a feminist film critic defends the Onion’s Quvenzhané Wallis tweet
Yeah, I’m going there.
I hate that I have to explain up front, for those not already familiar with my rages and rants, that I am most definitely a feminist of the most hairy-legged sort.
Probably some who read what I have to say here will want to revoke my feminist credentials. Fortunately, there is no central governing body of feminism, and I can say what I like and call myself what I like and not feel as if I’m being unfair or disingenuous.
I also hate that I have to say that of course everyone is entitled to be offended by whatever they want to be offended about, and that, no, it’s not reasonable to tell other people that they’re being unreasonable when they’re offended by something that doesn’t offend you. I am most emphatically not saying that feminists who disagree with me need to get a sense of humor — I’ve been on the receiving end of such nonsense too many times to deploy that myself. I am totally on board with the concept that privilege blinds people to the experiences of others.
I’m only explaining how I saw that Onion tweet. As a film critic and film fan. As a pop culture watcher. As a woman who is fed the hell up with how girls and women are treated by the media and by our society at large. As a feminist.
Here’s what I saw last night from the Onion. Its writers were (mostly) on fire all night, savaging media obsession with celebrities, celebrities’ obsession with media, audiences’ obsession with celebrities, and — perhaps most potently — Hollywood’s reduction of the most serious matters to catty gossip:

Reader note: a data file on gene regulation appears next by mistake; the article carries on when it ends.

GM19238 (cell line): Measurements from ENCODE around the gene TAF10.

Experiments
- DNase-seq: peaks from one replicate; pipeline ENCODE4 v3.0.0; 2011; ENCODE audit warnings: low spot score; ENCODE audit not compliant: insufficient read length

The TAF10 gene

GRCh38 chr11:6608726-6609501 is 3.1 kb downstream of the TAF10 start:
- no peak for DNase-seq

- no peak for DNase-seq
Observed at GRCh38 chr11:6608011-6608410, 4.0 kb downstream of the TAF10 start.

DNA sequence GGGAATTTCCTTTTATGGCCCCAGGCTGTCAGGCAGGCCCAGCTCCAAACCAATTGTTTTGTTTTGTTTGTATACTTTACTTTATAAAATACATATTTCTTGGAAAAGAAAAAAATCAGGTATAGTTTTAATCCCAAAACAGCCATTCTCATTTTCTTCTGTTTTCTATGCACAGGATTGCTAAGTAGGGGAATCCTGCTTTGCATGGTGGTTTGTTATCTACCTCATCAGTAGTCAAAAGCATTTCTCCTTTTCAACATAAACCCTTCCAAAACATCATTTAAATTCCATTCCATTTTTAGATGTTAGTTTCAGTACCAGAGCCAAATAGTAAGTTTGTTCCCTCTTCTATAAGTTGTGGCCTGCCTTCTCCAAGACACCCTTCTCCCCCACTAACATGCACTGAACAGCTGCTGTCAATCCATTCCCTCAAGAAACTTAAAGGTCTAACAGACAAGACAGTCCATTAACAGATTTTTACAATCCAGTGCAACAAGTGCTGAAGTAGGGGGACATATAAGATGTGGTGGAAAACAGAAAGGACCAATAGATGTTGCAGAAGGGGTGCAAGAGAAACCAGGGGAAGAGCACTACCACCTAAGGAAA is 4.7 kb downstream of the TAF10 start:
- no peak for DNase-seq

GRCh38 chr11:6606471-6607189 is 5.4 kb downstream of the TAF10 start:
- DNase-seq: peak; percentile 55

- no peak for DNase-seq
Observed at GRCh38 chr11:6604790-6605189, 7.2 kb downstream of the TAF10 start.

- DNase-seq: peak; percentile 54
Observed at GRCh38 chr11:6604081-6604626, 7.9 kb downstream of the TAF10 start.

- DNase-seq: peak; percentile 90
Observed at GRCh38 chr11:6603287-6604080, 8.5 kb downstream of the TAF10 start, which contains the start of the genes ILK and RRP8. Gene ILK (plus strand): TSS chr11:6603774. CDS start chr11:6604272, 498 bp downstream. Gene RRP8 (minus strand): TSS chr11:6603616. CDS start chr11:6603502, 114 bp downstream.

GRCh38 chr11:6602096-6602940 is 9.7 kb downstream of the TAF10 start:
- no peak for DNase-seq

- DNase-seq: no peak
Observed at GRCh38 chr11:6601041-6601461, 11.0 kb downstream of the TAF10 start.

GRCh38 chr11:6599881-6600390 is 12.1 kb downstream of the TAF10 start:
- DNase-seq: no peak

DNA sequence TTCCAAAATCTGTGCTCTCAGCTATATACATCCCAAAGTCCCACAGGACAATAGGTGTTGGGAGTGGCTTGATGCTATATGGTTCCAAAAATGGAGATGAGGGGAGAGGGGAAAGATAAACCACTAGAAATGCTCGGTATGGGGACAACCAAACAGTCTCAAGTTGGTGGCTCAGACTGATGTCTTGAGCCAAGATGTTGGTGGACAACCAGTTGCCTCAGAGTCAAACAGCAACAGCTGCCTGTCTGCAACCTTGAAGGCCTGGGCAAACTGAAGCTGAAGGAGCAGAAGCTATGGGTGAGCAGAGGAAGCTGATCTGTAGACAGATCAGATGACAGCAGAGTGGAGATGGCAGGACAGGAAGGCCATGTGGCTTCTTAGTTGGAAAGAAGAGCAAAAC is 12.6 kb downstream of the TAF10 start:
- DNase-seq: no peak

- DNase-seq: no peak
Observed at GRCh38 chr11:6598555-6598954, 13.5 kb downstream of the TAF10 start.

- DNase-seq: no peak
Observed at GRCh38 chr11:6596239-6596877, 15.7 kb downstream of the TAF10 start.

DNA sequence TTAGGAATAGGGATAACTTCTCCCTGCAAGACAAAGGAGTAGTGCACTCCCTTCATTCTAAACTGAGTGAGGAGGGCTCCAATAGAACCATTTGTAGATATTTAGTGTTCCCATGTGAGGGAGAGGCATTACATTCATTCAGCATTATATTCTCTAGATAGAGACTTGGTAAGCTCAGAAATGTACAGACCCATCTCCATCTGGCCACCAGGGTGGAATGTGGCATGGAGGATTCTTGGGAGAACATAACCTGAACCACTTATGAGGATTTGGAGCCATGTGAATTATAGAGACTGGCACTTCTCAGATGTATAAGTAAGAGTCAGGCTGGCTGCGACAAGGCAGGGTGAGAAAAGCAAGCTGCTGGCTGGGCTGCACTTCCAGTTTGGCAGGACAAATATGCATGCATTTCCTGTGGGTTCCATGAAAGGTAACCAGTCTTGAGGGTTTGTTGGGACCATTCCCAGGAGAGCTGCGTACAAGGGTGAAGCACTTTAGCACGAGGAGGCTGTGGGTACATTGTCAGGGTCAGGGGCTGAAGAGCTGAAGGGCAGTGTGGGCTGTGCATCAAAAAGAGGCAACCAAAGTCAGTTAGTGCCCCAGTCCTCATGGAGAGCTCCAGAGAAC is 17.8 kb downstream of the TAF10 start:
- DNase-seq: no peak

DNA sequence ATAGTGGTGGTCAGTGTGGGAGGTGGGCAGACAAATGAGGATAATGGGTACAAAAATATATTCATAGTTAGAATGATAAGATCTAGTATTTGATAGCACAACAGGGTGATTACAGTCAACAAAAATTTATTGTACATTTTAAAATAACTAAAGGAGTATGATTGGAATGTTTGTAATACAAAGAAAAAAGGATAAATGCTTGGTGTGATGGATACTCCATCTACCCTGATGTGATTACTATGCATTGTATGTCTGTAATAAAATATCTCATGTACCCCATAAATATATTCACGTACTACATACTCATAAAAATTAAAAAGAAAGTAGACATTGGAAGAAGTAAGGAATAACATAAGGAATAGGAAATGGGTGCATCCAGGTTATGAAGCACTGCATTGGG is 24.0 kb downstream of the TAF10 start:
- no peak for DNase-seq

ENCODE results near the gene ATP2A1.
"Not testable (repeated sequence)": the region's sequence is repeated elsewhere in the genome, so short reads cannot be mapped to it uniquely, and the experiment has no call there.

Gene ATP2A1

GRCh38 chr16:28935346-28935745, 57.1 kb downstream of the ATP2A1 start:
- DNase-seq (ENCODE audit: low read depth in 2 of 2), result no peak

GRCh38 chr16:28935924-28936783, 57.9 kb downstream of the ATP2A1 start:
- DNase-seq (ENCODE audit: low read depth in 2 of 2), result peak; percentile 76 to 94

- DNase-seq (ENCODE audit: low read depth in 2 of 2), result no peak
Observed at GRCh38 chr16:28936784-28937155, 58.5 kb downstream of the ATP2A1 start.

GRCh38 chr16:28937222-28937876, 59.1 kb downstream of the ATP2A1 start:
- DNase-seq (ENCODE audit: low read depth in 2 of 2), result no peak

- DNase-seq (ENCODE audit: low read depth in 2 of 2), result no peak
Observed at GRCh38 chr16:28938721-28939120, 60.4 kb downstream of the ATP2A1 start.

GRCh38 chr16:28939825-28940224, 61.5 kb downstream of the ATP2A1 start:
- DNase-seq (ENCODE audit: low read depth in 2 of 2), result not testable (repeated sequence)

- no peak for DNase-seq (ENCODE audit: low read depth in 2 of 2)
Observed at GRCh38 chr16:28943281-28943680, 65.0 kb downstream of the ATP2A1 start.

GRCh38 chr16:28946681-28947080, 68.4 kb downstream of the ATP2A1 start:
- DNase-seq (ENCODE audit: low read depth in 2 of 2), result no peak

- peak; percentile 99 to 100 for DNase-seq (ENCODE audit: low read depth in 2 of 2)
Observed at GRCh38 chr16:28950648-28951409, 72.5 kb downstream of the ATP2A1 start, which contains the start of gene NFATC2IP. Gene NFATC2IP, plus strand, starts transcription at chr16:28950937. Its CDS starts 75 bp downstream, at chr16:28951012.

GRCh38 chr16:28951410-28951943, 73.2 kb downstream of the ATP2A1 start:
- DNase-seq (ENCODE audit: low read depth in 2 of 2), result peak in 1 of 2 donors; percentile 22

I’m not saying that’s not shocking. It is. If you’re offended by it, that’s good. It’s supposed to be offensive. It’s supposed to make you think about how maybe just a little bit, Zero Dark Thirty is a celebration of American gung-ho soaked in blood that Hollywood is applauding. I don’t even know if I agree with that! But it’s certainly something worth talking about.
If “Kathryn Bigelow Stuns On Red Carpet Wearing Blood-Soaked Rags Osama Bin Laden Was Killed In” offends you, it’s worth thinking about why that offends you. Is the concept of even Osama Bin Laden’s blood-soaked rags being paraded about like a trophy offensive… and if it is, what does that say about the actions of the American government after 9/11 and Hollywood’s followup (in making a movie about it)? Or are you offended by the idea that you’re supposed to be offended by the idea that the likes of Bin Laden deserves any respect in death?